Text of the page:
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Plant J. 2019 Feb;97(3):430-446. doi: 10.1111/tpj.14128. Epub 2018 Nov 17.

Role of pyrimidine salvage pathway in the maintenance of organellar and nuclear genome integrity.

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Departamento de Bioquímica, Facultad de Química, Universidad Nacional Autónoma de México, Ciudad de México, 04510 CD, Mexico.
Institute of Plant Sciences Paris-Saclay (IPS2), CNRS, INRA, Université Paris-Sud, Université Évry, Université Paris-Saclay, 91405, Orsay, Paris, France.
Institut de Biologie Moléculaire des Plantes, CNRS-UPR2357, Université de Strasbourg, 67084, Strasbourg, France.


Nucleotide biosynthesis proceeds through a de novo pathway and a salvage route. In the salvage route, free bases and/or nucleosides are recycled to generate the corresponding nucleotides. Thymidine kinase (TK) is the first enzyme in the salvage pathway to recycle thymidine nucleosides as it phosphorylates thymidine to yield thymidine monophosphate. The Arabidopsis genome contains two TK genes -TK1a and TK1b- that show similar expression patterns during development. In this work, we studied the respective roles of the two genes during early development and in response to genotoxic agents targeting the organellar or the nuclear genome. We found that the pyrimidine salvage pathway is crucial for chloroplast development and genome replication, as well as for the maintenance of its integrity, and is thus likely to play a crucial role during the transition from heterotrophy to autotrophy after germination. Interestingly, defects in TK activity could be partially compensated by supplementation of the medium with sugar, and this effect resulted from both the availability of a carbon source and the activation of the nucleotide de novo synthesis pathway, providing evidence for a compensation mechanism between two routes of nucleotide biosynthesis that depend on nutrient availability. Finally, we found differential roles of the TK1a and TK1b genes during the plant response to genotoxic stress, suggesting that different pools of nucleotides exist within the cells and are required to respond to different types of DNA damage. Altogether, our results highlight the importance of the pyrimidine salvage pathway, both during plant development and in response to genotoxic stress.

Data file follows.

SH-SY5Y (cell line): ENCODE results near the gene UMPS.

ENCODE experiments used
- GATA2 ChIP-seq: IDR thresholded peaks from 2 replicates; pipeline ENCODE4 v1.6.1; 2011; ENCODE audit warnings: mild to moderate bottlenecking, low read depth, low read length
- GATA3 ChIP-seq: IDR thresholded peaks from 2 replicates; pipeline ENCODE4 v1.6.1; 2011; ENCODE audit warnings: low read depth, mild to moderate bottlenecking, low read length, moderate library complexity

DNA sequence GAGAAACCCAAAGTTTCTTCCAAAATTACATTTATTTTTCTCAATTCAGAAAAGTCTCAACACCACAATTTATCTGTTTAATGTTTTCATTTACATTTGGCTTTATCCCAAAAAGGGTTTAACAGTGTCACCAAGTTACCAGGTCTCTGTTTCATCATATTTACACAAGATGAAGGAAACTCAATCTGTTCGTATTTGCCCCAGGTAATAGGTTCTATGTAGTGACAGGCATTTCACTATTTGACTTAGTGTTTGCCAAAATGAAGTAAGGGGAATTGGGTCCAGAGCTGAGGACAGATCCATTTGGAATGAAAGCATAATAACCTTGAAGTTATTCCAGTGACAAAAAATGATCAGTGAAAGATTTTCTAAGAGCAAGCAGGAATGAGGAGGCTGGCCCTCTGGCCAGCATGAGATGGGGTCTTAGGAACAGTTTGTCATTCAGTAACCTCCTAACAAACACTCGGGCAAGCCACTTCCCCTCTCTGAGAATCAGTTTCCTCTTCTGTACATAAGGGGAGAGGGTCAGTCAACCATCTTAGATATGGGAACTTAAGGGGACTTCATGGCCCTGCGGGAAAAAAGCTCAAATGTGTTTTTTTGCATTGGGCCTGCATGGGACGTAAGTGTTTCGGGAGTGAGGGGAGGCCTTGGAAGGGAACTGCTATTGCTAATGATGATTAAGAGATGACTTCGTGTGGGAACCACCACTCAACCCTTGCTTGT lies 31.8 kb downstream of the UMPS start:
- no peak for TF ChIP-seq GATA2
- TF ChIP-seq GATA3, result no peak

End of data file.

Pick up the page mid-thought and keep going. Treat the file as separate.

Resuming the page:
Arabidopsis; DNA damage; nucleotide metabolism; thymidine kinase


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